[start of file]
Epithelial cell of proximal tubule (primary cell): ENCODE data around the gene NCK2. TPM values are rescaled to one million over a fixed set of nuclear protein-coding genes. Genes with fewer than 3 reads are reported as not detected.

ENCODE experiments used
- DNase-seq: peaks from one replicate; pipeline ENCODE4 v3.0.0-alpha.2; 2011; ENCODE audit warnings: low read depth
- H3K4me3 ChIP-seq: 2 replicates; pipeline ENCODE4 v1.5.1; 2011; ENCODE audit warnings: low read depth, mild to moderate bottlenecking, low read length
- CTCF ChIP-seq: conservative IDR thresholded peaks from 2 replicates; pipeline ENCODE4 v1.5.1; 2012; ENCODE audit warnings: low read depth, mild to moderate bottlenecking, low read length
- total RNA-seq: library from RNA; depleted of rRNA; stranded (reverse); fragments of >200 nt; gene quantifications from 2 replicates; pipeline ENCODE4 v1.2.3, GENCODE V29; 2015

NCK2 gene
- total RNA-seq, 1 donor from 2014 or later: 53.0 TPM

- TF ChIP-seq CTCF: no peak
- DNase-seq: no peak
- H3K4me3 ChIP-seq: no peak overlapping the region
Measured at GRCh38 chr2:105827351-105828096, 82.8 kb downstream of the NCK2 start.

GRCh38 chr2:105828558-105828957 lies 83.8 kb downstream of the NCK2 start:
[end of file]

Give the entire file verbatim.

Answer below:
Epithelial cell of proximal tubule (primary cell): ENCODE data around the gene NCK2. TPM values are rescaled to one million over a fixed set of nuclear protein-coding genes. Genes with fewer than 3 reads are reported as not detected.

ENCODE experiments used
- DNase-seq: peaks from one replicate; pipeline ENCODE4 v3.0.0-alpha.2; 2011; ENCODE audit warnings: low read depth
- H3K4me3 ChIP-seq: 2 replicates; pipeline ENCODE4 v1.5.1; 2011; ENCODE audit warnings: low read depth, mild to moderate bottlenecking, low read length
- CTCF ChIP-seq: conservative IDR thresholded peaks from 2 replicates; pipeline ENCODE4 v1.5.1; 2012; ENCODE audit warnings: low read depth, mild to moderate bottlenecking, low read length
- total RNA-seq: library from RNA; depleted of rRNA; stranded (reverse); fragments of >200 nt; gene quantifications from 2 replicates; pipeline ENCODE4 v1.2.3, GENCODE V29; 2015

NCK2 gene
- total RNA-seq, 1 donor from 2014 or later: 53.0 TPM

- TF ChIP-seq CTCF: no peak
- DNase-seq: no peak
- H3K4me3 ChIP-seq: no peak overlapping the region
Measured at GRCh38 chr2:105827351-105828096, 82.8 kb downstream of the NCK2 start.

GRCh38 chr2:105828558-105828957 lies 83.8 kb downstream of the NCK2 start: